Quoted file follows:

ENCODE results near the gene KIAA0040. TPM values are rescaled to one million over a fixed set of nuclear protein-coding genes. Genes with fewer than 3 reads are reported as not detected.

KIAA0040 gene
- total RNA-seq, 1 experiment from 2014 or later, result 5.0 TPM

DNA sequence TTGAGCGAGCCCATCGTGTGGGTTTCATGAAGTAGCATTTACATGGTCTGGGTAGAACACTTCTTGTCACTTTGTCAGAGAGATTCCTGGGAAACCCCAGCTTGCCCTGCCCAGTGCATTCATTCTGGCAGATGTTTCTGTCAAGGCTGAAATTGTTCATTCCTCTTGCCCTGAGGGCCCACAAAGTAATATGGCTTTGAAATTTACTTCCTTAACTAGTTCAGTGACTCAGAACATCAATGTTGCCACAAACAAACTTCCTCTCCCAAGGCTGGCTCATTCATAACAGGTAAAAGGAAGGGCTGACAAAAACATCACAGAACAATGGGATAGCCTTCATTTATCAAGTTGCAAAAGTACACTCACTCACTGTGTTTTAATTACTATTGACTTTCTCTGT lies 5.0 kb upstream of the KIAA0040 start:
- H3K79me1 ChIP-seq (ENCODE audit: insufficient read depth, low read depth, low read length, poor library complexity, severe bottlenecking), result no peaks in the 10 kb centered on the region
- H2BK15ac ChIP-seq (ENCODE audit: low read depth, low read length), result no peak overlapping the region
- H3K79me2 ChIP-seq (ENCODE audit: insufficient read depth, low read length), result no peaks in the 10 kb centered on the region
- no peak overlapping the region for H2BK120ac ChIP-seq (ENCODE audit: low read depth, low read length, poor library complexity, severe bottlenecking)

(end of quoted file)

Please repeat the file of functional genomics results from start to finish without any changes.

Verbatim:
ENCODE results near the gene KIAA0040. TPM values are rescaled to one million over a fixed set of nuclear protein-coding genes. Genes with fewer than 3 reads are reported as not detected.

KIAA0040 gene
- total RNA-seq, 1 experiment from 2014 or later, result 5.0 TPM

DNA sequence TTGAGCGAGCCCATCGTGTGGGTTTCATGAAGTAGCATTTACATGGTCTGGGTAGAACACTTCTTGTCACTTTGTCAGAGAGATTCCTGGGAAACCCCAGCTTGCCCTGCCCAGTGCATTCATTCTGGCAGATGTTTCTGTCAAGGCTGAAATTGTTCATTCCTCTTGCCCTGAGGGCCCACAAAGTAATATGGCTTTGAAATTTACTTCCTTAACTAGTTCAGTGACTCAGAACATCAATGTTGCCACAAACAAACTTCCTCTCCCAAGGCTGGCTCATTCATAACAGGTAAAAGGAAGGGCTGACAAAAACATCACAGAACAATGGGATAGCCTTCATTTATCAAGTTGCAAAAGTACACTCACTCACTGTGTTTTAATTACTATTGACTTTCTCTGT lies 5.0 kb upstream of the KIAA0040 start:
- H3K79me1 ChIP-seq (ENCODE audit: insufficient read depth, low read depth, low read length, poor library complexity, severe bottlenecking), result no peaks in the 10 kb centered on the region
- H2BK15ac ChIP-seq (ENCODE audit: low read depth, low read length), result no peak overlapping the region
- H3K79me2 ChIP-seq (ENCODE audit: insufficient read depth, low read length), result no peaks in the 10 kb centered on the region
- no peak overlapping the region for H2BK120ac ChIP-seq (ENCODE audit: low read depth, low read length, poor library complexity, severe bottlenecking)